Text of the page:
Stichting Historische Cartografie van de Nederlanden

Saturday, 17 November 2018 

Anecdota Cartografica I, oude kaarten gevonden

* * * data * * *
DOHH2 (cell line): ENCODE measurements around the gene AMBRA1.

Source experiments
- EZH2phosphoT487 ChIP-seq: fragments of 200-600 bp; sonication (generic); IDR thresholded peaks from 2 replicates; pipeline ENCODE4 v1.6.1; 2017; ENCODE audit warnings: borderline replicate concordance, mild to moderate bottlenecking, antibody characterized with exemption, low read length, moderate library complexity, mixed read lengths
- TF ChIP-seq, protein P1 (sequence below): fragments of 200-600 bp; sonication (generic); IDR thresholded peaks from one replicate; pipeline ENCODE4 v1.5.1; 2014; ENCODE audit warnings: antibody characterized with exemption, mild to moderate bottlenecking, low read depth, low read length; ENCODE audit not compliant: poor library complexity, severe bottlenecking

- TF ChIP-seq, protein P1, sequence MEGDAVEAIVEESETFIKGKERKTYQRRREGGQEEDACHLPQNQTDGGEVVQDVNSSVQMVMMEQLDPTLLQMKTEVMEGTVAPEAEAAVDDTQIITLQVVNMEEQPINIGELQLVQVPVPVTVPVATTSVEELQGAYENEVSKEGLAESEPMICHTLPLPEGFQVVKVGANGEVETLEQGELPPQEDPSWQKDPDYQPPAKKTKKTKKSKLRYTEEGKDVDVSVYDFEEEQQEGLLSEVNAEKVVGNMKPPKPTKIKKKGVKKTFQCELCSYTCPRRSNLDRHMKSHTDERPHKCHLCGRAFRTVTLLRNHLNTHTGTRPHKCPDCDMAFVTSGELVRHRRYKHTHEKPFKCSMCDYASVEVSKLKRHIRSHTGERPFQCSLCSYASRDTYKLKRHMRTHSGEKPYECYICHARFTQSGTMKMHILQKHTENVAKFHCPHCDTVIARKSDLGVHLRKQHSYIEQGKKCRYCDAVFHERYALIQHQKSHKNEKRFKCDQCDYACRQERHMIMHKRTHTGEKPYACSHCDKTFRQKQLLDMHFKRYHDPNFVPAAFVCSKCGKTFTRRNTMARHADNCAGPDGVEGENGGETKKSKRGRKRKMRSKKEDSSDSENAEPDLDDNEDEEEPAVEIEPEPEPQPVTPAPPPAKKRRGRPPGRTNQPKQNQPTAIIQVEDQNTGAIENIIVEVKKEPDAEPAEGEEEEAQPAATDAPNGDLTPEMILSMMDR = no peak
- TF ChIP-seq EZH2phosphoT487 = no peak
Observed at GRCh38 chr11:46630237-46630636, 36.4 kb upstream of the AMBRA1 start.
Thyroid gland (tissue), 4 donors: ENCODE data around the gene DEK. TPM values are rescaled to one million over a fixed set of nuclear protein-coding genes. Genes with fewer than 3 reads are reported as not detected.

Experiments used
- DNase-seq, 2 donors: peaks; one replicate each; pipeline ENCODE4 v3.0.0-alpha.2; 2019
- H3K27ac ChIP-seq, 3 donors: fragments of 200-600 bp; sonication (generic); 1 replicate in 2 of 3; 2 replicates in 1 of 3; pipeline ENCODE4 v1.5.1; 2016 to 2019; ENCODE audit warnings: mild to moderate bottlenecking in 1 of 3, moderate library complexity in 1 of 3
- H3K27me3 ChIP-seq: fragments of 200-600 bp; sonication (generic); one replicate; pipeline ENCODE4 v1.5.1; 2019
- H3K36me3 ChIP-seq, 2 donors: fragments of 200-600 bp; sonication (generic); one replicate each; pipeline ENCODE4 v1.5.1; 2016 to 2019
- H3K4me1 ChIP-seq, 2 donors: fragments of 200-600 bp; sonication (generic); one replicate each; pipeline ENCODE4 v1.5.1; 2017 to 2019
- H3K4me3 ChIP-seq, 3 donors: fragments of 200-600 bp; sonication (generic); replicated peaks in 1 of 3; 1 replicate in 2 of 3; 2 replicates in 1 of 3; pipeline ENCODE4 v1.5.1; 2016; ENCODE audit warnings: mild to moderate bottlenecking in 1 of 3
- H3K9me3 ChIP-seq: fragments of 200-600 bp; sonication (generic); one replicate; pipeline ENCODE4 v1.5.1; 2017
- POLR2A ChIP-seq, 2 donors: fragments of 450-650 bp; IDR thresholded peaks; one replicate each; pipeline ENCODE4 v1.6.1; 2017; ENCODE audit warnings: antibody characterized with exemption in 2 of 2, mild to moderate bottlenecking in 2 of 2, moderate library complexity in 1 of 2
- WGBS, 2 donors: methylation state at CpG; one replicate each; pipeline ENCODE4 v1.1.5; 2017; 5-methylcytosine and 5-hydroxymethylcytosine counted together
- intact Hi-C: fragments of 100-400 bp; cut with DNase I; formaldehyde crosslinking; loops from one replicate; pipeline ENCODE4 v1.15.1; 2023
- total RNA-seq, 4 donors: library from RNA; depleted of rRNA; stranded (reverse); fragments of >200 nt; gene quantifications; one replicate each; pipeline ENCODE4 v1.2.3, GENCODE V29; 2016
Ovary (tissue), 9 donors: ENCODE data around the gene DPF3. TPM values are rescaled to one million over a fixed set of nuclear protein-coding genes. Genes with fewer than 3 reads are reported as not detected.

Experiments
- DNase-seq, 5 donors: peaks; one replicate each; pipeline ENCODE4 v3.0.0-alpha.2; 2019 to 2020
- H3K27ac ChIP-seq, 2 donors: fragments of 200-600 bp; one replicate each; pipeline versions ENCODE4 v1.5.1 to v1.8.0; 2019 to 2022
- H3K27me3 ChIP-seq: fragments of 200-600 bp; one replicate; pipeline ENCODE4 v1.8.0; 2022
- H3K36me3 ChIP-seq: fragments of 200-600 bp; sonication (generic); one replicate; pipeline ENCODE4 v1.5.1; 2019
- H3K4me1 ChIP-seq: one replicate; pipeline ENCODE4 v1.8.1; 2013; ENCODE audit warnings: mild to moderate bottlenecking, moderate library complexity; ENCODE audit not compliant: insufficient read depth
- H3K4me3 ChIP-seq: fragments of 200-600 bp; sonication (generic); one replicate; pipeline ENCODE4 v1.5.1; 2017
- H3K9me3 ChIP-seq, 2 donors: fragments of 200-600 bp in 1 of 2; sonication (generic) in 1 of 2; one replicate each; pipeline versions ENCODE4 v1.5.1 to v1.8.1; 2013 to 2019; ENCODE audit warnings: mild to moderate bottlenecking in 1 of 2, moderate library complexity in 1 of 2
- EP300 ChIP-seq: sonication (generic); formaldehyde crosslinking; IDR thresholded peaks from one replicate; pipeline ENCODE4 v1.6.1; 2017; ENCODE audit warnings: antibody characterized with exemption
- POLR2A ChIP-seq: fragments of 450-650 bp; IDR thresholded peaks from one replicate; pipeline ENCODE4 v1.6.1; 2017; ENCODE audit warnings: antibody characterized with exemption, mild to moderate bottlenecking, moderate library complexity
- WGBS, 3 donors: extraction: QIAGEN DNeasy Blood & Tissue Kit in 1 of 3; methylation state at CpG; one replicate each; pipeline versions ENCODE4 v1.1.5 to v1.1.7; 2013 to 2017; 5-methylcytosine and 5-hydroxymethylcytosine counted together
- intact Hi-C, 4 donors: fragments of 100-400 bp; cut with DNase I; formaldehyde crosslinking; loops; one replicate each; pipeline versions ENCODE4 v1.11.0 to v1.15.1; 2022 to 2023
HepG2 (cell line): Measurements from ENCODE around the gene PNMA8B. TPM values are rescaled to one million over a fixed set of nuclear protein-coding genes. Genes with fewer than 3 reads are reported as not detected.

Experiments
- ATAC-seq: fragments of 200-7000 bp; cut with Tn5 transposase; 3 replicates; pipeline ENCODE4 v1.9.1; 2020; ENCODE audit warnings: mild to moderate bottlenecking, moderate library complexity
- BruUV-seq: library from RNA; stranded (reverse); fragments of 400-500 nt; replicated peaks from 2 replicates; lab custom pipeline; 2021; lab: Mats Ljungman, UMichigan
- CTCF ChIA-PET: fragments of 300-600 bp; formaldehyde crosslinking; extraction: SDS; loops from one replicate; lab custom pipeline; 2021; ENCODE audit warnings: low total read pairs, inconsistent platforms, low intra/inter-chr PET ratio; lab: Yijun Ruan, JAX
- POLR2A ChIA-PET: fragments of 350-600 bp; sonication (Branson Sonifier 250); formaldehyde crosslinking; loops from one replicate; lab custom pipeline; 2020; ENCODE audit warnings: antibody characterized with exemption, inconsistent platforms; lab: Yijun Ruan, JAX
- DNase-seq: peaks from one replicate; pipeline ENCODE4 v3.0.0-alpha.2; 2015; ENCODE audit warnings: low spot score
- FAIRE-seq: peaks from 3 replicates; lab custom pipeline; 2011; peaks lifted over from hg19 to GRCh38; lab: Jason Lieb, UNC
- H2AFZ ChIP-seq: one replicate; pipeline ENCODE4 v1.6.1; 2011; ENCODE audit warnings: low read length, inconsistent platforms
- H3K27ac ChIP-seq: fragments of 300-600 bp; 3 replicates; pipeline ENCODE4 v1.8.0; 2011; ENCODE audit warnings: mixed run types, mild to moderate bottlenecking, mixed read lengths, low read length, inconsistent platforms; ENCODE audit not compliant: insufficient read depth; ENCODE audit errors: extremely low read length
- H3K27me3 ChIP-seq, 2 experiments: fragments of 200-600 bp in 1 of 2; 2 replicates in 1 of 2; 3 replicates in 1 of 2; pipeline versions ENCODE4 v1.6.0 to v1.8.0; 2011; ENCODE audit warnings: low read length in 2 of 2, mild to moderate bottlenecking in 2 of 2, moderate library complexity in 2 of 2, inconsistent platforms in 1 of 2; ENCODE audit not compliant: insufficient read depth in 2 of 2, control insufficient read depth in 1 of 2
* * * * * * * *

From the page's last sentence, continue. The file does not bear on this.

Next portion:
It is not the first time that old maps have appeared because they are used as binder material or were added in a certain atlas. A familiar example of the first, are the two small woodcut maps of 't Hof described in 1962 (1). A second case, the map of the Netherlands from Henry Phrisia of 1568, was pasted in a copy of Ortelius' Theatrum of 1570 (2). In the Maurits Sabbe Library in Leuven (the former Library of the Faculty of Theology)they recently found pasted cards in the Latin edition of the Theatrum of 1579 (3). It turned out to be a damaged map of the Netherlands and a map of the island of Terçera. The map of the Netherlands consists of two pieces glued together. The upper part with the titles and arms is 9 cm high and makes the impression to be complete. The lower part (the actual map of about 17 cm height and 20 cm width) is probably cut of through Santvort - Waterlant - Campen and pasted on the top portion. In a band, flanked by two aggressive lions with the arms of the king, there are three titles; the first in English: 'Nederlantsche Bescri | vinge. That means ‘Allen Die 'Bourgoin Neder-Lande', the second in Latin; NOVA GALLIÆ BEL | GICÆ DESCRIPTIO; The third' INFERIORVM REGIONVM PHILIPPO REGI NOSTRO PARENTIVM DESCRIPTIO 'with the emphasis on the reign of Philip II ( 'parens Philippo’). The twelve arms in the band (from left to right): Names - Zutphen to Antwerp (Thetsjerijck) - Mechelen and the eleven weapons including (from left to right) Milan - Gelderlant to Zeelandt - Bourgoingnen indicate probably the XVII Provinces and a number of other titles which Philip II had. The actual on the north-oriented, copper engraved map extends south to the Marne in Reims and just past 'Lutetia (Paris), and to just west of Canter Berg' ( 'Anglia Pars') and east to' Colonia ' 'Aachen', 'Bon', 'Andernach’. Left is a scale stick with fitter from 'Scala Miliarium 20 [= ca.6 cm = ca 1: 2500000], in combination with a small fitter which is held by a putto. The map doesn’t give the impression to be influenced by the mapping of Jacob van Deventer and shows more affinity with the two early maps of the XVII Provinces of about 1526 and 1557 in Van der Heijden 1998 (4). The engraving is clear and very comprehensive, but the whole created by the many key characters, give it a messy impression. The triple symbol of the arch dioceses of Keulen, Utrecht and Reims, and the double cross of the dioceses before the Concordat of 1559 (by Charles V in 1559 destroyed Therouane is still counted as a diocese) are clearly stated . The names of the provinces and other regions such as Lotaringia pars' and 'Clivia' are surrounding them. Strikingly under the'Mare Sepentionale' (sic) (including two fishing vessels with nets) in a separate part of the map the battle of 'Grevelingen' [and] of 13 July 1558 is commemorated and in a larger part in the middle is written 'Den 10 Dach Aug[ustus] was Battalie; Den 27 Aug was  S quitin gewonnen, Den 5 Sept was Chatelet; Den 11 Sept was Han ghewonnen oft opgegeven an[no] 1557. The map is clearly dedicated to the victories of the Spaniards and the Dutch on the French and gives the impression of an expression of assent to the political efforts of Philip II. The dates 1557 and 1558 that are mentioned, indicate the emerge of the map of the years post quem. The content of the map and the deliberate cut along the line Santvort - Waterlant and Campen will be regardedas an unknown map of the XVII Provinces. Under the strip with the weapons no geographical details were mentioned while screening above the line. It is therefore possible, although unlikely, that the upper and lower bands not belong together and are glued together wrongly. In the hope of bumping again on a full copy of this interesting card, the necessary details for comparison are given here. 1 - B.van 't Hof, The oldest maps of the Netherlands. Dutch folder fragments of about 1524. In: Imago Mundi, xvi, 1662, p. 2932 2 - Plantijn-Moretus Museum, A3802, Van der Heijden 1998, map 13. 3 - P.Plano 103 ORTE Thea 4 - maps 1 and 6 of Jan van Hoirne and Hieronymus Cock


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